“Freedom Train,” the story of Maryland heroine Harriet Tubman and her work to lead slaves to freedom, returns for two performances at the Weinberg Center for the Arts in Frederick on Friday, Jan. 11.
The shows are part of Weinberg’s SmARTS series for students in the Frederick County school system, but tickets also will be available for the general public if the one-hour program does not sell out.
Students from as many as 20 public schools are bussed to the performances, says John Healey, executive stage manager for the Weinberg.
The performances are intended to complement the school system’s curriculum.
“That’s the whole point of the SmARTS program,” Healey says.
“Freedom Train” is a production of Theatreworks USA based in New York City. “It’s about Harriet Tubman and the underground railroad and how she escaped,” says director Joy Kelly, a guest artist with Theatre Works.
Two of the cast members are from Maryland — Jasmine Thomas is from Baltimore and Rasha Jay is from Annapolis.
Tubman escaped from Dorchester County on the Eastern Shore and later helped others, including members of her family, escape with the help of a network of fellow abolitionists stretching from the American South to Canada.
The show features songs and spirituals performed live to recorded music, including “Wading in the Water,” which was sung to warn slaves to get off a trail and into water to confuse dogs tracking their scents.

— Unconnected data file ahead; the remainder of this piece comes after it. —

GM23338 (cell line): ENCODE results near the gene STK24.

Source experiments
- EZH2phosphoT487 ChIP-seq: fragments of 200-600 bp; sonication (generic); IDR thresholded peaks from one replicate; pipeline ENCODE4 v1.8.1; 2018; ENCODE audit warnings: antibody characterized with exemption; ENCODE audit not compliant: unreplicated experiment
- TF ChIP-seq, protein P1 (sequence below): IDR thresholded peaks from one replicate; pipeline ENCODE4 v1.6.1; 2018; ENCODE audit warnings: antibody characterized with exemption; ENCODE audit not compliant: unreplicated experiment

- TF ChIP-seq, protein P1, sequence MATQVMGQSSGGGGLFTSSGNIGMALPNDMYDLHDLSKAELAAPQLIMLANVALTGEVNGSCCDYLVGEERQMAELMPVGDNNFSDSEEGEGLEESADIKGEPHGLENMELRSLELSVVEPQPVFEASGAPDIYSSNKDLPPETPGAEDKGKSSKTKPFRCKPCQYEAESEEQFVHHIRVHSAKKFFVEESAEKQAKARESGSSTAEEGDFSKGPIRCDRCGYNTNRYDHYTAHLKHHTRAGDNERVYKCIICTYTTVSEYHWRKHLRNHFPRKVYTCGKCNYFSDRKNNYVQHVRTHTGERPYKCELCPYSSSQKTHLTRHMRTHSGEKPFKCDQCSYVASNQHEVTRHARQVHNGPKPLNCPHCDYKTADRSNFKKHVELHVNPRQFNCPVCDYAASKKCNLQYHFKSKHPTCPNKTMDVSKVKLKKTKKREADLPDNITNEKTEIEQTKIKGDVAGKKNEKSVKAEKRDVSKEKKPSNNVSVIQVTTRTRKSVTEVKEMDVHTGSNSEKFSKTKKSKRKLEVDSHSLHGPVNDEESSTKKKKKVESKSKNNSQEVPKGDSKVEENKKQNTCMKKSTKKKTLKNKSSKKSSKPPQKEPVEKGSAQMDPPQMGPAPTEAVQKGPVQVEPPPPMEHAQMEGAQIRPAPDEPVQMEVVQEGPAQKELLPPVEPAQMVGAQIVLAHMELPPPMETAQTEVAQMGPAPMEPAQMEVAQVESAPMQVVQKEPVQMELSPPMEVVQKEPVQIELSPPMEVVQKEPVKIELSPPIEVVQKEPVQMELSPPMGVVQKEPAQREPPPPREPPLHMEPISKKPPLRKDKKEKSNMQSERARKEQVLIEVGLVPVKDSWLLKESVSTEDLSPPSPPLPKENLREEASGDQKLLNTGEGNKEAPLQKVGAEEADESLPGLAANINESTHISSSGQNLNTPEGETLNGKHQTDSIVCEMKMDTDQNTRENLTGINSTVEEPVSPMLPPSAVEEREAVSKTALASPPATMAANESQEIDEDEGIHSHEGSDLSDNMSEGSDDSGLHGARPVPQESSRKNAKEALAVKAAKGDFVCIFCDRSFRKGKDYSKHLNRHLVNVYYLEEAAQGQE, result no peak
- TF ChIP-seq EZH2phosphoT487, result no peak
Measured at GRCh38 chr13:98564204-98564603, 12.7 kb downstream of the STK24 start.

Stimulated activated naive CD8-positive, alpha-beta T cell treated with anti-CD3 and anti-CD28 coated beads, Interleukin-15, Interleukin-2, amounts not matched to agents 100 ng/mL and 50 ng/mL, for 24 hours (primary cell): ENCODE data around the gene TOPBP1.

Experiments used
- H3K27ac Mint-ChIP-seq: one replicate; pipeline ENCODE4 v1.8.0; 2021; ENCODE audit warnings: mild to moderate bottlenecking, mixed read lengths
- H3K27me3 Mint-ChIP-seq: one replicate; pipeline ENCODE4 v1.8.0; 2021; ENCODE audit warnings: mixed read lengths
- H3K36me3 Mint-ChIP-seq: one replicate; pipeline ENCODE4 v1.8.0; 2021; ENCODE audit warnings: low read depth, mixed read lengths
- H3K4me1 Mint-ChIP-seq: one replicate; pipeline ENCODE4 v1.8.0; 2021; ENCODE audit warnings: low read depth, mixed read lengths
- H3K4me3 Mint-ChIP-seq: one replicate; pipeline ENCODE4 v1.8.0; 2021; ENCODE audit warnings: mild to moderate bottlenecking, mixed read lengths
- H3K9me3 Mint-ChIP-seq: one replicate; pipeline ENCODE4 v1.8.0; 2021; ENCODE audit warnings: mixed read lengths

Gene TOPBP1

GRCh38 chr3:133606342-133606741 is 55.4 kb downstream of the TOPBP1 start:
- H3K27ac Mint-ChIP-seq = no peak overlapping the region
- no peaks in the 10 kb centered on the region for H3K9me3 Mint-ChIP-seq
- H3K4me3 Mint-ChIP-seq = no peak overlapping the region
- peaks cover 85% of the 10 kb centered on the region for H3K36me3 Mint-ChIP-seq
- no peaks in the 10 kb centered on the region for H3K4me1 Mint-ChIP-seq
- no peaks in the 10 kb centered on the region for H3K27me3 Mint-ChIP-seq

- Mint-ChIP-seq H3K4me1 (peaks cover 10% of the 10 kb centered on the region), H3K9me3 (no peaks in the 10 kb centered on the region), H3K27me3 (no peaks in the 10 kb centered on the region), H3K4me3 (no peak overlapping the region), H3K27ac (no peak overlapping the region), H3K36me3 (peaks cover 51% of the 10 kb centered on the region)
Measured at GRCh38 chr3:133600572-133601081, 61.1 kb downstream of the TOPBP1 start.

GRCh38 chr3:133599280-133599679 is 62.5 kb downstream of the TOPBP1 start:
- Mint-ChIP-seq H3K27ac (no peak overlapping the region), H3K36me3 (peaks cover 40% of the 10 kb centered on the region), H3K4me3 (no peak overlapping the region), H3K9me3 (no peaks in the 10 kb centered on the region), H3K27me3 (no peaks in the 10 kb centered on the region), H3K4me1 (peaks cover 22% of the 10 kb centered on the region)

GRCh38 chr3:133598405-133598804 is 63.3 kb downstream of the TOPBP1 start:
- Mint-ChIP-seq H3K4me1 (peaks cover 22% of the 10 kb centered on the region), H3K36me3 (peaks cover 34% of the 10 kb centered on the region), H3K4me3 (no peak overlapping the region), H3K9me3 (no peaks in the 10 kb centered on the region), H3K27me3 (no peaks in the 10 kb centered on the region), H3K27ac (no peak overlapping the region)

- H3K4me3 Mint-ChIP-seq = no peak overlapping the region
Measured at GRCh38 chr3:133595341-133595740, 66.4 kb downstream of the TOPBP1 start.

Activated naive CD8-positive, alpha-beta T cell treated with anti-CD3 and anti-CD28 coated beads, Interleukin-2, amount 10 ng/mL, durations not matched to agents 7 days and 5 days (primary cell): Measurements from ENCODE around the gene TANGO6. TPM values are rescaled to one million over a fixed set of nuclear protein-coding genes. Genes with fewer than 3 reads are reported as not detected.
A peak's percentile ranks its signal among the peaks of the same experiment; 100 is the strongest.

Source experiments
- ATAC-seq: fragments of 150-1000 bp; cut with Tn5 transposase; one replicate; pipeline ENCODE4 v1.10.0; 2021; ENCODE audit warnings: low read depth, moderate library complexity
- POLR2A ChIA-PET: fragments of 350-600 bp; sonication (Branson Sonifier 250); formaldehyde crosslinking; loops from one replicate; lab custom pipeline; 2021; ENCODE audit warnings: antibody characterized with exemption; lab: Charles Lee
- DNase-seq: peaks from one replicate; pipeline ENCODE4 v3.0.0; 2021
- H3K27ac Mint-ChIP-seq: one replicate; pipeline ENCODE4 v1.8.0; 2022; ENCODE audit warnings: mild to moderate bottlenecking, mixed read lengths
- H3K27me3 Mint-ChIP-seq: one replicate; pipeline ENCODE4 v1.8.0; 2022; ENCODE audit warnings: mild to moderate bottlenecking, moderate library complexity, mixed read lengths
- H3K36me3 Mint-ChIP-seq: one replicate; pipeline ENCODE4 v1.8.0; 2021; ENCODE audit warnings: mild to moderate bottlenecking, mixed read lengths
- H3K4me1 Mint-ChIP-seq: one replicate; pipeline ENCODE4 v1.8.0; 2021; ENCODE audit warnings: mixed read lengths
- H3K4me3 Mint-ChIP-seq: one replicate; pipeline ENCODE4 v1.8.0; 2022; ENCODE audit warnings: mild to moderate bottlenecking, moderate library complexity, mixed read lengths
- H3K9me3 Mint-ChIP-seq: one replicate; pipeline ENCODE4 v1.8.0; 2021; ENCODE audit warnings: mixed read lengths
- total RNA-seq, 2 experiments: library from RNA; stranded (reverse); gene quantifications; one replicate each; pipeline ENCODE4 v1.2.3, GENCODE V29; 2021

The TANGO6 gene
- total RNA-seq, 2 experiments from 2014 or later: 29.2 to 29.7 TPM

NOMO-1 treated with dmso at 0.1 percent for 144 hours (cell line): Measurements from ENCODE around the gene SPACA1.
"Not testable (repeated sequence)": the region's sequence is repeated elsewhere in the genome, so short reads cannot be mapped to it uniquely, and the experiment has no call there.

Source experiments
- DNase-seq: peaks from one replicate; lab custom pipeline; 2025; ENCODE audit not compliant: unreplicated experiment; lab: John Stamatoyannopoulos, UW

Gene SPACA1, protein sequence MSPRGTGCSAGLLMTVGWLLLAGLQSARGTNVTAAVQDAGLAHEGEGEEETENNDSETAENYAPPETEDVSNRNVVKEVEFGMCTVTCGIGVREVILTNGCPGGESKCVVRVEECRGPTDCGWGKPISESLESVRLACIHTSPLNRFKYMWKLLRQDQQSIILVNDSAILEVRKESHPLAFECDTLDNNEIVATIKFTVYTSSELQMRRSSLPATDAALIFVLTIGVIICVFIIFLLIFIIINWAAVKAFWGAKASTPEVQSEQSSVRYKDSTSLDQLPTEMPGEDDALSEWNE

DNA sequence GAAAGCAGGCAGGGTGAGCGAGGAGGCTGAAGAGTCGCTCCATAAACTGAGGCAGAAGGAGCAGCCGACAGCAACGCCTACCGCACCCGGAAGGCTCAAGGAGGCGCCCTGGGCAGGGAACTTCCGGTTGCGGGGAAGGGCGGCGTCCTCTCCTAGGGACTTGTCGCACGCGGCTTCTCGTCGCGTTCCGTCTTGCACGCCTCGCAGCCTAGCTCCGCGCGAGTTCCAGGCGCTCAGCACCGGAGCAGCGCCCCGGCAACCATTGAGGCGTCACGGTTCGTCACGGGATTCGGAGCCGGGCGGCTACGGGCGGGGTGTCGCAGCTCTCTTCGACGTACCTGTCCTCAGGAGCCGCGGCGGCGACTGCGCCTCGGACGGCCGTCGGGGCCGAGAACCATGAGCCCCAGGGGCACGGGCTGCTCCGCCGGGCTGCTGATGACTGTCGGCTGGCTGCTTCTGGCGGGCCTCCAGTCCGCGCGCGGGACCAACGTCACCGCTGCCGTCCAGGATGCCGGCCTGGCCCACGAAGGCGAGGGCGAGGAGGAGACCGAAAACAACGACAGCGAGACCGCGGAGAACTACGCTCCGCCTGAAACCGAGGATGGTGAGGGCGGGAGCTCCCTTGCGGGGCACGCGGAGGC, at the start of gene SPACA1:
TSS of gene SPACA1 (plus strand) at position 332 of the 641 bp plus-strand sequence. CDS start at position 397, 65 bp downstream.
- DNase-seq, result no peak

The song “Follow the Drinking Gourd,” is about the North Star in the Big Dipper, which was a beacon in the night sky for slaves heading north to freedom.
Healey says the Weinberg Center is able to offer the SmARTS productions at a reduced price for students, thanks to grants and contributions to the program, which is now in its 15th year.
“It’s a great coordination project between the schools, Weinberg and the buses,” he says.
The Weinberg, which has presented “Freedom Train” before, will offer some new shows this spring, says Healey.
Coming March 1 is “Clifford the Big Red Dog,” followed by the Maryland Shakespeare Company of Frederick on March 20 and “Velveteen Rabbit” on April 5.
In November, the Weinberg Center hosted ”ImaginOcean,” a black-light puppet show featuring fish in Day-Glo fluorescent colors that “took you underneath the sea,” he says.
That and other Weinberg shows like the popular “Super Scientific Circus” complement the school system’s science classes.
“A lot of people may not be aware that we do this,” Healey says.